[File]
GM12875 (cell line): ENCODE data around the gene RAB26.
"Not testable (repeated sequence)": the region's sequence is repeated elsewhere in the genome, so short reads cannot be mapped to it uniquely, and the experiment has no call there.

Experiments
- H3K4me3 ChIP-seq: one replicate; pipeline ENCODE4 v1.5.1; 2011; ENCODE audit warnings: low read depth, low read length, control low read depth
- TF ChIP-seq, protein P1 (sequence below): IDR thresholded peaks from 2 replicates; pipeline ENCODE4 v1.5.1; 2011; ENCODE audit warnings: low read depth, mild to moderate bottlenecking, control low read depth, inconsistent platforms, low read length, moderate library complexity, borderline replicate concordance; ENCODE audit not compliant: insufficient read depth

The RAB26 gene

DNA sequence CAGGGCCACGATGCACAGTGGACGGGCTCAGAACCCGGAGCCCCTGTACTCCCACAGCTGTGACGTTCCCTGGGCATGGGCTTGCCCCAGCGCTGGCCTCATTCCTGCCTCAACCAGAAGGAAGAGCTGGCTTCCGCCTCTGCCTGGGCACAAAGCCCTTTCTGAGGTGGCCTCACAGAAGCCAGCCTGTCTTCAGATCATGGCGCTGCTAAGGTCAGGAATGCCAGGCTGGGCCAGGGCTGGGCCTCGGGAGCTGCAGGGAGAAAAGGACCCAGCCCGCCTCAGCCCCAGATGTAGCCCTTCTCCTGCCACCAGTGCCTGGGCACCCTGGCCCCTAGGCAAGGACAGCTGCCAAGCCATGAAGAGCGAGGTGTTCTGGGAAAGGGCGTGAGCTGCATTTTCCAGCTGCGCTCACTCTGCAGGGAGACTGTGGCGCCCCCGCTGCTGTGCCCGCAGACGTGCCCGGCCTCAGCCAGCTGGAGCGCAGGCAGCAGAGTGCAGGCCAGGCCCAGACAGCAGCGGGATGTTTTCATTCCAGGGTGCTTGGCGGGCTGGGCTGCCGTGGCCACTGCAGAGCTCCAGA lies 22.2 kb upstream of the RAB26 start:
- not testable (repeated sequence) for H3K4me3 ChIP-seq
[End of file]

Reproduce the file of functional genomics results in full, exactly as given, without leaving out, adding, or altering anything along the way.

GM12875 (cell line): ENCODE data around the gene RAB26.
"Not testable (repeated sequence)": the region's sequence is repeated elsewhere in the genome, so short reads cannot be mapped to it uniquely, and the experiment has no call there.

Experiments
- H3K4me3 ChIP-seq: one replicate; pipeline ENCODE4 v1.5.1; 2011; ENCODE audit warnings: low read depth, low read length, control low read depth
- TF ChIP-seq, protein P1 (sequence below): IDR thresholded peaks from 2 replicates; pipeline ENCODE4 v1.5.1; 2011; ENCODE audit warnings: low read depth, mild to moderate bottlenecking, control low read depth, inconsistent platforms, low read length, moderate library complexity, borderline replicate concordance; ENCODE audit not compliant: insufficient read depth

The RAB26 gene

DNA sequence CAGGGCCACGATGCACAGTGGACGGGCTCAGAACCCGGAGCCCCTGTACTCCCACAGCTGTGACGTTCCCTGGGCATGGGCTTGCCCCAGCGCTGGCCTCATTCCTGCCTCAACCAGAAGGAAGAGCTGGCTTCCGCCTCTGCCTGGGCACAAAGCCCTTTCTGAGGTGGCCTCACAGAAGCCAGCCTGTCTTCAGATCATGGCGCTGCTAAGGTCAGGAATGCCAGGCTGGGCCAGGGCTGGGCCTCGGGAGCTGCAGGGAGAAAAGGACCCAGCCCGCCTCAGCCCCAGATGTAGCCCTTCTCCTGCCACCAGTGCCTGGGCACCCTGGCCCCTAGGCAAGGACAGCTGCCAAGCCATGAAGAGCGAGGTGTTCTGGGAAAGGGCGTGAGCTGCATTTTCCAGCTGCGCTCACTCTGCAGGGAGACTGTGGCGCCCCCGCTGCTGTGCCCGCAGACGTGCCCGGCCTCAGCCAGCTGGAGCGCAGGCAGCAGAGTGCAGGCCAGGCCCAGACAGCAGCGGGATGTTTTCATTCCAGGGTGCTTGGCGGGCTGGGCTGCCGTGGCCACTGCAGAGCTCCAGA lies 22.2 kb upstream of the RAB26 start:
- not testable (repeated sequence) for H3K4me3 ChIP-seq